2016 K League Preview
Words by Tim Lee
K League is back! And I know what you’re thinking. Why watch K League if you can watch the superstars of the CSL? It’s a fair point. Except let’s be honest – the K League’s appeal isn’t on the surface. It’s rather a bit more profound. Instead of just buying old overrated European players, the K League boasts a mix of refined veteran Korean talent with youthful prospects like the deadly accurate Lee Jae-sung, the dynamic Kwon Chang-hoon, and up and coming strikers such as Hwang Ui-jo and the former soldier, now discharged, Lee Jeong-hyeop. Read on for a primer of what this K League season will be about.
Could Jeonbuk be the next mega-team in Asia? They certainly showed that desire in the winter transfer window, buying players left and right, of all different styles and sizes. The speedy, powerful Brazilian winger Ricardo Lopes moved in from Jeju United, while Ulsan’s instantly recognizable 198cm striker Kim Shinwook now dons the Jeonbuk green. A more conventional winger, Ko Muyeol, moved in from Pohang, while the flair of Lee Jongho earned him a move to the northern side of Jeolla province. Kim Bokyung returned from his sojourn in Japan, which was of course preceded by exploits at Cardiff City, to bolster Jeonbuk’s midfield dominance. Erik Paartalu will provide some structure at the base of the Jeonbuk midfield, and Kim Changsoo brings to the rightback position a fair amount of KNT experience. Needless to say, Jeonbuk have swept up just about every top tier Korean player they could get their hands on.
Why have the two time consecutive champions of Korea done this? They’re certainly not adhering to the adage of “if it ain’t broken, don’t fix it”. Unsurprisingly, it’s been quite clear for a while that Choi Kanghee’s ultimate ambition is to bring the Asian Champions League trophy to Jeonju. However, this mega spending spree hasn’t immediately translated into results, with an early season ACL performance that isn’t demonstrative of a so-called “mega club” (though Guangzhou Evergrande have also struggled, to be fair). Perhaps it’s normal. They have a whole new batch of players and a brand new starting XI that’s forcing even the most established players last year (see Leonardo) to work harder than ever before. That being said, there are serious questions about their central defense, a position on which they did not make any noteworthy position, with Kim Kihee’s late transfer to China forcing Choi Kanghee to shoehorn the unproven Im Jongeun into the backline.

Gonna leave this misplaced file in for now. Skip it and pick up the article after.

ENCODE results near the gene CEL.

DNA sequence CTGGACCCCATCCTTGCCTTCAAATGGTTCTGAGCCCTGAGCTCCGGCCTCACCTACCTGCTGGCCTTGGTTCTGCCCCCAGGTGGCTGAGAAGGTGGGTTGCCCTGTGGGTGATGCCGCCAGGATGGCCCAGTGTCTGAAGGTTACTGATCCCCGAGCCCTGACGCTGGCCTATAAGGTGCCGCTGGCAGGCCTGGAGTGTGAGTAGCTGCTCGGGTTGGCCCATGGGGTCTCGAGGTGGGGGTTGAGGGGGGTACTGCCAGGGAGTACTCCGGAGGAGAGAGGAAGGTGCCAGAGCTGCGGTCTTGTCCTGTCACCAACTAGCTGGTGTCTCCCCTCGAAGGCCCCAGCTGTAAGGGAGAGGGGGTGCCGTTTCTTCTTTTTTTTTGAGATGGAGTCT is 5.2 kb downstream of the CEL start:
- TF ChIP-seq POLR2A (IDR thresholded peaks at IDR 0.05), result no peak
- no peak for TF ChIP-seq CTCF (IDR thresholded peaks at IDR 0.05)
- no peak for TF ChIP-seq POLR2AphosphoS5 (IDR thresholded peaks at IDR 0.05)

Choi Yongsoo might finally be reaping the rewards of the work of the past three seasons. Asian Champions League evidence shows that smart investments and players suited for Choi’s beloved 3-5-2 system may at last mean that Seoul can make a title push this season and avoid their usual sluggish start. Brazilian striker Adriano, who fell out of favour with the coaching staff at the now-relegated Daejeon Citizen, moved mid-season to the capital club. He is averaging – and this is amazing – a 1 goal per game strike rate, thanks in large part to his blistering start in the first two ACL matches, scoring 4 against Buriram and 3 against Hiroshima, earning him the competition’s Player of the Week award on both occasions.
But Adriano doesn’t have to do everything, which is the difference from his Daejeon days. He can place himself between the centrebacks and finish the goals, thanks to his quick bursts of speed, his tactical awareness and ability to run into pockets of space. Dejan Damjanovic, FC Seoul legend, takes on the dirtier work. His wealth of experience allows him to help players around him play off of him flawlessly. If his age is a factor, Seoul have great options in with the up and coming Yun Jutae and Arsenal flop (though Wenger never gave him a fair chance, the fool) Park Chuyoung. Seoul also made purchases to reinforce the defense and added a smart attacking midfielder in Shin Jinho.